If you just ride the big coasters you could squeeze in 4 coasters for every second hour & 3 the other hours. You can be done in 4 hours, leaving you several hours for other stuff.

 

What is the procedure for getting the fast passes i'm taking a bus out so will get there 10 minutes before opening on a monday or tuesday most likely and want to get those tickets bought asap as soon as i get there, if i know ahead of time what to look for and how it works will really help.

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^There's a little booth over by the Carousel and Mad Mouse Roller Coaster. Just point to the ride you want and they may or may not give you a selection of times to choose from. The booth also doesn't always open with the park so if you get there and it's closed, grab your mouse credit first, then get there. However if one coaster is super important to you and you do make it there for opening, I would suggest running straight to that coaster first, getting the credit, then go get in line for the fastpass tickets.

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Thanks for all the comments! I'll try to post the next updates pretty soon. The next will be mostly culture (two open-air museums, and the Studio Ghibli museum). After that, we have Hamanako Pal Pal, Toyohashia, Lagunasia, and Parque Espana, then some more culture before I get to my previous trips.

One thing in your recommendations you advise to buy 1 ticket for each coaster.

I would recommend buying 3-4 tickets for each coaster.

How often in your life will you visit Fuji Q people?

 

The train ride in was FAR more scenically enjoyable for me, than the bus trip i had taken previous.

Was very easy to work out (1 minor transfer) & the pricing between bus & train was pretty similar.

So far my humble goal at Fuji-Q has just been to get on each coaster once, but yeah, I suppose you could certainly get multiple fastpass tickets for each coaster, assuming they're available, and experience something resembling ERT. Next time I'd probably get at least a couple tickets for each major coaster, plus maybe one for their haunted hospital. That'd be at least 9000 yen (about $120), but considering that's less than the cost of the bus and free pass, I suppose it'd be worthwhile.

 

The train was scenic (I didn't post any of those pictures from 2010), but when I took it I didn't see Mt. Fuji at all (probably too cloudy), while on the bus it was visible for much of the ride. That may have all been due to the season, however. Anyways, now that I'm more experienced with train travel in Japan, I probably wouldn't have much trouble making the transfers and getting there quickly, but I'd still be somewhat inclined to take the bus. When I'm coming all the way from Yokosuka, vice Tokyo, the train takes over three hours (assuming I don't miss transfers, as I did my first time), and needs three transfers, while the bus was less time, only having to deal with the transfer from train to bus, and having a reserved seat (especially important, since I'd have to do most of my traveling through the Tokyo area during rush hour). If I was just going out of Shinjuku, however, I'd consider taking the train, or I'd take it back from the park, since it'd give me more time there.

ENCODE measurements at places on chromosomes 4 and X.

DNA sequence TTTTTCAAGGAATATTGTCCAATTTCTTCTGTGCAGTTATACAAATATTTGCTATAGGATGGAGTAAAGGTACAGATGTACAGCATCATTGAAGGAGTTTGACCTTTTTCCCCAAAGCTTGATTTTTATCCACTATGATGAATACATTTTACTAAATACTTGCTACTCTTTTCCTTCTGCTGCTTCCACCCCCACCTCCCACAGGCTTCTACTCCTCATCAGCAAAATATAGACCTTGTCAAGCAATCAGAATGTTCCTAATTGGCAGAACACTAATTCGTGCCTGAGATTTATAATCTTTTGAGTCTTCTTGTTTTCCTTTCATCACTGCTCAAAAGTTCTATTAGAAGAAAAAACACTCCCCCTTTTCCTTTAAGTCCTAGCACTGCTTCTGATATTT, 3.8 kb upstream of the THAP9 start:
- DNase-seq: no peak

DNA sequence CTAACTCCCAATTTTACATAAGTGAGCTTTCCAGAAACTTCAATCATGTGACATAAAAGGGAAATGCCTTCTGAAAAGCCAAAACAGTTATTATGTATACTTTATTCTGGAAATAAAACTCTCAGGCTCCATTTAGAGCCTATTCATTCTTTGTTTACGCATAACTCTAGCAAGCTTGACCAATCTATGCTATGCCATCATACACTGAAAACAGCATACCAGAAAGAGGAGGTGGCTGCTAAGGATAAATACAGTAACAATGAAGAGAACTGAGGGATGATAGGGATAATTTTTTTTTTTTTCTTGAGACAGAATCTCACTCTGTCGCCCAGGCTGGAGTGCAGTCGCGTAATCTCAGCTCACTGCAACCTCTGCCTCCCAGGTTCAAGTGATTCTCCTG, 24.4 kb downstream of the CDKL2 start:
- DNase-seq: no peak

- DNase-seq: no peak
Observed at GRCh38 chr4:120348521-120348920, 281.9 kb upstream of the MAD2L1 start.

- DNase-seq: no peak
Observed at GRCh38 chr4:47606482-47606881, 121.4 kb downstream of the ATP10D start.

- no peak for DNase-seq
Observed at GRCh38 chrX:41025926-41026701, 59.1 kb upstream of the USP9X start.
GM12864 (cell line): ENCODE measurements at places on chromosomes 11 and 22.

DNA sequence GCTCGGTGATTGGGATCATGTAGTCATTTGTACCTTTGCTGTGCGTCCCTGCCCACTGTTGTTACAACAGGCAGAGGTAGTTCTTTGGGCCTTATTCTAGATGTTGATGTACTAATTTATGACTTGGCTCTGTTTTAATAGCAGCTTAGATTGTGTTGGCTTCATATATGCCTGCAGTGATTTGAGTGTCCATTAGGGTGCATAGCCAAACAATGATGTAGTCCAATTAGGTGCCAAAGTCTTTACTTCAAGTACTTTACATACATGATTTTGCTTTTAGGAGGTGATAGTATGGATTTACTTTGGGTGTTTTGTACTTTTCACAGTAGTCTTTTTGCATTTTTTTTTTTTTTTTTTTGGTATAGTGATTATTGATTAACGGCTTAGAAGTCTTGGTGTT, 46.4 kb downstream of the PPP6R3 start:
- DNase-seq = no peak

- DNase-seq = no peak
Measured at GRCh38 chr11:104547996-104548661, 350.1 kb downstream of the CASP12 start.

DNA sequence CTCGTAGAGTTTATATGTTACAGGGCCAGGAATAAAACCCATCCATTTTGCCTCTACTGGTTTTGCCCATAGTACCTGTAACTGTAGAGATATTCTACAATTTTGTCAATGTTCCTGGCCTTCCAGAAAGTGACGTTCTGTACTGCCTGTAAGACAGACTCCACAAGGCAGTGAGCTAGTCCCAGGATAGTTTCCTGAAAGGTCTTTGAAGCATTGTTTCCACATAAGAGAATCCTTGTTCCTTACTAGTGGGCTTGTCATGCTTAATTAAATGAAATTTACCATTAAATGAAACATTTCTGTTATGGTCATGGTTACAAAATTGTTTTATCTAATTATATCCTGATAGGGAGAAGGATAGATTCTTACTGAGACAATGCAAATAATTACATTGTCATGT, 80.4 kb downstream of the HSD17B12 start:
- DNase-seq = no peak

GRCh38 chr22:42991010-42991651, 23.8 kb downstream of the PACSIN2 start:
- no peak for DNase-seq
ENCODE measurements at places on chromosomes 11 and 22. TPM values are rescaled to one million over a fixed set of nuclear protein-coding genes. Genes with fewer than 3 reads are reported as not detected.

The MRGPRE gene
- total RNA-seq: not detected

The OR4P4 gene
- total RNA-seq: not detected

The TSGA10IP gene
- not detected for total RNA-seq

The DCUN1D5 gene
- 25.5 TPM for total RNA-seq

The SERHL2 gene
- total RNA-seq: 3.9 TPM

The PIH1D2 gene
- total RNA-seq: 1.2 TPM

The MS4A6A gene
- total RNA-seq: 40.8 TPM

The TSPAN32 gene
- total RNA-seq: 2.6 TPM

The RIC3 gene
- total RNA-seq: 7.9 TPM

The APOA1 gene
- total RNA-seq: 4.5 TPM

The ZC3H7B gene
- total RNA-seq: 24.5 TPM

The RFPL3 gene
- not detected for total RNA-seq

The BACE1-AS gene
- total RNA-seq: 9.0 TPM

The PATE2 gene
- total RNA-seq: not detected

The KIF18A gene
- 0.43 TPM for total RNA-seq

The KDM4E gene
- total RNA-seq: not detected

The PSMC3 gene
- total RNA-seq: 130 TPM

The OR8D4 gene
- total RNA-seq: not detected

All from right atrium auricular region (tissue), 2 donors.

One thing in your recommendations you advise to buy 1 ticket for each coaster.

I would recommend buying 3-4 tickets for each coaster.

 

In my experience, the chances of using more than one ticket per coaster per day at Fuji-Q are pretty close to non-existent.

I think he was referring to the fastpass tickets, which I think you can buy as many as you want, assuming they're available. Otherwise, yeah, it almost might not be worth it to even buy the freepass, since there's a chance you might only be riding a few rides.

 

Also does anyone know if the buses from Shinjuku Station have a toilet in them? If they don't then I'll probably have to skip out on the park (may be a blessing).